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Faculty bring innovations to life through Center for Medical Innovation Pathways Program

A new Penn State Center for Medical Innovation program is helping Penn State researchers translate their innovative ideas from the lab and clinic to the health care marketplace.

Faculty may juggle multiple responsibilities including lecturing, mentoring trainees, performing experiments, submitting grants, revising manuscripts and for some, time in the clinic with patients. When a discovery is made, adding the responsibilities of commercializing the new technology can be a daunting endeavor for a faculty member.

“Faculty and clinicians have significant, broad roles and responsibilities. We should not expect them to also become experts in technology development and commercialization,” said Kevin Harter, MBA, chief innovation officer at Penn State College of Medicine. “Our goal is to partner with faculty and supplement their clinical and scientific skills with our business development and entrepreneurial skills.”

CMI Pathways Program is different from other internal funding mechanisms. It provides faculty with an innovation project manager that works with faculty to identify critical milestones and endpoints that can help a technology or innovation reach the point where it can be commercialized.

“This program aims to strengthen the technology through a team-based developmental approach that addresses downstream requirements, including regulatory and reimbursement issues, and business case development to facilitate a handoff to the private sector and to form solid companies,” said Erika Swift, MBA, MHA, operations director of the Center for Medical Innovation. “Through seed funding and active project management, we help faculty reach our shared goal of transferring research innovations to the marketplace.”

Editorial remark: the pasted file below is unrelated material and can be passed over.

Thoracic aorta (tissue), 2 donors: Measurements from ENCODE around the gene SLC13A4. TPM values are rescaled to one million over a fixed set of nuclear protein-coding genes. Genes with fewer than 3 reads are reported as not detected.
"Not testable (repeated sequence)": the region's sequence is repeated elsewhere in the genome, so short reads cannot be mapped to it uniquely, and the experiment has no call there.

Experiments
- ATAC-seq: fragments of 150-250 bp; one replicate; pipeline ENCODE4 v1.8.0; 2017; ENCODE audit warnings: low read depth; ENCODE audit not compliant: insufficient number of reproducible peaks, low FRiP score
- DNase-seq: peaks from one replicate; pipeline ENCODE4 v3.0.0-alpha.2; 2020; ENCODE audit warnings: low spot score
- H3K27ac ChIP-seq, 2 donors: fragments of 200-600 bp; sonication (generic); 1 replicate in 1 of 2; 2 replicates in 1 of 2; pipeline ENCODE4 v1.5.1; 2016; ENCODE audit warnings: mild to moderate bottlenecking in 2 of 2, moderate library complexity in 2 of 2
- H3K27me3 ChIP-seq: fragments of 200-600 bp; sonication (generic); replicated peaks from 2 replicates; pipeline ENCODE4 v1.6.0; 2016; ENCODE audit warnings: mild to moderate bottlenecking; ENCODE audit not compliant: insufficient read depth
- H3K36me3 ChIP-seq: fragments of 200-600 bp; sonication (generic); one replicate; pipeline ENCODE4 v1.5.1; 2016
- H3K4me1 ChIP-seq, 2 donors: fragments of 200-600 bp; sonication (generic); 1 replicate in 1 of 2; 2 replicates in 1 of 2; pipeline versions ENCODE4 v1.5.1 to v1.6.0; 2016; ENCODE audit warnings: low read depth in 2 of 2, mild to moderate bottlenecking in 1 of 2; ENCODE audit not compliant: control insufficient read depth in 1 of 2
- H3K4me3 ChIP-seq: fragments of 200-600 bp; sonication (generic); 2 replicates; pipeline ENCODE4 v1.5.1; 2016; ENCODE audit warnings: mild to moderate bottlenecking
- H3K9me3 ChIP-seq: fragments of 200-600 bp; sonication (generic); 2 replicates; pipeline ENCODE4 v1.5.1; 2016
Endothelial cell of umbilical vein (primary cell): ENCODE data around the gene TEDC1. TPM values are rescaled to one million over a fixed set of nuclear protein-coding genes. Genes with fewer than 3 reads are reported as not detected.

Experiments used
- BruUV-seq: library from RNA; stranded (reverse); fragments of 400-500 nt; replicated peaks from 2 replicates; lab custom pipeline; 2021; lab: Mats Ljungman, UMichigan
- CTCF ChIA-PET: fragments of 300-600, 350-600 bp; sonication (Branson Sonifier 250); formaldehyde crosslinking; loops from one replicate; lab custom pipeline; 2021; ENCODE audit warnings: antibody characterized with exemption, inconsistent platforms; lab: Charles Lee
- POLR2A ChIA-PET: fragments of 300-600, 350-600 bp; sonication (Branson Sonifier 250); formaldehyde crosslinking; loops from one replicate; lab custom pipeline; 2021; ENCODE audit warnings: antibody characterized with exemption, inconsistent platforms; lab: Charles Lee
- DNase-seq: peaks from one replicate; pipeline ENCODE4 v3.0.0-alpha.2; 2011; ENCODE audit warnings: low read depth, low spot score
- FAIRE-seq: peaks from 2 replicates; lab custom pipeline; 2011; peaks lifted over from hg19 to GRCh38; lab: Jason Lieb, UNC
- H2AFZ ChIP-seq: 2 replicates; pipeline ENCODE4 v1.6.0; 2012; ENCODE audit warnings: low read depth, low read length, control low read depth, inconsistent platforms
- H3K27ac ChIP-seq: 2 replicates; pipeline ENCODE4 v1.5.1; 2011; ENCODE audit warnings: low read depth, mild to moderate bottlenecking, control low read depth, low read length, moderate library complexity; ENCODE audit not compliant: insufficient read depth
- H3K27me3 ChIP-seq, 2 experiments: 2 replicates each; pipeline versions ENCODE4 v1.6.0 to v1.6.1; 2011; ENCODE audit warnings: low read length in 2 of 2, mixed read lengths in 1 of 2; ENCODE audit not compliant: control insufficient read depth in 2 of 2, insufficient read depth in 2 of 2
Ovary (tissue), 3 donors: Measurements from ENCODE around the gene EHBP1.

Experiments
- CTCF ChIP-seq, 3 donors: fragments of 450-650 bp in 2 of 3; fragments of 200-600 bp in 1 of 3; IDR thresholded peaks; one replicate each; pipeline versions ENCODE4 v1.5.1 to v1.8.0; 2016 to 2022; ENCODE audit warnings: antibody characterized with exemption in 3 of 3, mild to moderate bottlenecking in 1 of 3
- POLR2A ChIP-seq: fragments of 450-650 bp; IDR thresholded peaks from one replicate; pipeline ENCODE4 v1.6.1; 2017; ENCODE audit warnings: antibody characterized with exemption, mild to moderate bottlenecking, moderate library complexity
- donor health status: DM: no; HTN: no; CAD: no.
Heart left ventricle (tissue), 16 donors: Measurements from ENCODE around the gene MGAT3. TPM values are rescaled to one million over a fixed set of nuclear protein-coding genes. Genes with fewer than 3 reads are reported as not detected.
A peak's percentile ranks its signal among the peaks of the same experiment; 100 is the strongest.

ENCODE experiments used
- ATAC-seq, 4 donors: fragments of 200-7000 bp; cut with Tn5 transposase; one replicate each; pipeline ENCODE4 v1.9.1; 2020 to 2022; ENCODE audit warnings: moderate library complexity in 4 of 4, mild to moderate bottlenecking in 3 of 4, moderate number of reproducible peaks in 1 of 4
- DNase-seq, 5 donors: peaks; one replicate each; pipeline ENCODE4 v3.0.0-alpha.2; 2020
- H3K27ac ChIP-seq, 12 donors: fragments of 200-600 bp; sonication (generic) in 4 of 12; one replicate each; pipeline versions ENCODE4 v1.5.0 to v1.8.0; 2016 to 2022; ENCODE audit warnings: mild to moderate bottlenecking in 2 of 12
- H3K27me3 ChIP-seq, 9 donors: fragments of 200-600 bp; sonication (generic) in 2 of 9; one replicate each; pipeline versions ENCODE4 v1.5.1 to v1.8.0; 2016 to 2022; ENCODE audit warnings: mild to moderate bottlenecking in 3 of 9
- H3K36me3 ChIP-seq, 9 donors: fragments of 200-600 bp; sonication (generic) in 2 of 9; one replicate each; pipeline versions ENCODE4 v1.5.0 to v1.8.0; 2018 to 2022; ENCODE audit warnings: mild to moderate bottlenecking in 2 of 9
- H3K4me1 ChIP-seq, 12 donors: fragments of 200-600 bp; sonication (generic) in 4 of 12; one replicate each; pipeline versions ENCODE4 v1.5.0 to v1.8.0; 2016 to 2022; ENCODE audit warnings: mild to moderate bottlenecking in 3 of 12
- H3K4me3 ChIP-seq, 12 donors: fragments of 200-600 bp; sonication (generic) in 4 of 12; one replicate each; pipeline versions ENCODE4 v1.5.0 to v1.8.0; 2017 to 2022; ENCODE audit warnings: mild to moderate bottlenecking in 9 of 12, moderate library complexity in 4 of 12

Proof of Concept Seed Funding is the early phase of the Pathways Program and offers up to $75,000 for one year so investigators can obtain compelling data to secure external follow‑on funding for the technology. The later stage of the program, the Innovation Accelerator Seed Funding, provides faculty with up to $100,000 for one year so they can complete pivotal studies and acquire data to attract potential licensees.

The Innovation Accelerator Seed Funding is currently supporting two therapeutic projects. The first, by Gavin Robertson, PhD, professor of pharmacology, is a novel combination therapy for treating melanoma. Arun Sharma, PhD, professor of pharmacology, leads the second project investigating how a novel small molecule can be used to treat triple negative breast cancer.

Five projects recently received Proof of Concept Seed Funding and include:

  • A novel implantable material to treat nerve pain by Sanjib Adhikary, MBBS, MD, professor of anesthesiology and perioperative medicine.
  • A novel medical implant to treat long bone fractures by Jared Butler, PhD, assistant professor of engineering design.
  • A novel medical implant and surgical system to treat hydrocephalus by Sprague Hazard, MD, associate professor of anesthesiology and perioperative medicine and of neurosurgery.
  • A novel drug and device combination to treat osteoarthritis by Fadia Kamal, PharmD, PhD, assistant professor of orthopaedics and rehabilitation.
  • A novel medical implant to treat ocular inflammation post‑cataract surgery by Seth Pantanelli, MD, associate professor of ophthalmology.
Head and shoulders professional portraits of Gavin Robertson, PhD; Arun Sharma, PhD; Sanjib Adhikary, MBBS, MD; Jared Butler, PhD; Sprague Hazard, MD; Fadia Kamal, PharmD, PhD; and Seth Pantanelli, MD.

Seven Penn State researchers are participating in the CMI Pathways Program and include from left to right, top to bottom: Gavin Robertson, PhD; Arun Sharma, PhD; Sanjib Adhikary, MBBS, MD; Jared Butler, PhD; Sprague Hazard, MD; Fadia Kamal, PharmD, PhD; and Seth Pantanelli, MD.

Harter and Swift said the technologies moving through the program could someday make a difference to patients facing challenging diseases.

“We are proud of this program and our participating researchers,” Harter said. “We want faculty to know there are resources to support them through the challenging commercialization process.”

Learn more about the Pathways Program

Learn more about the Center for Medical Innovation

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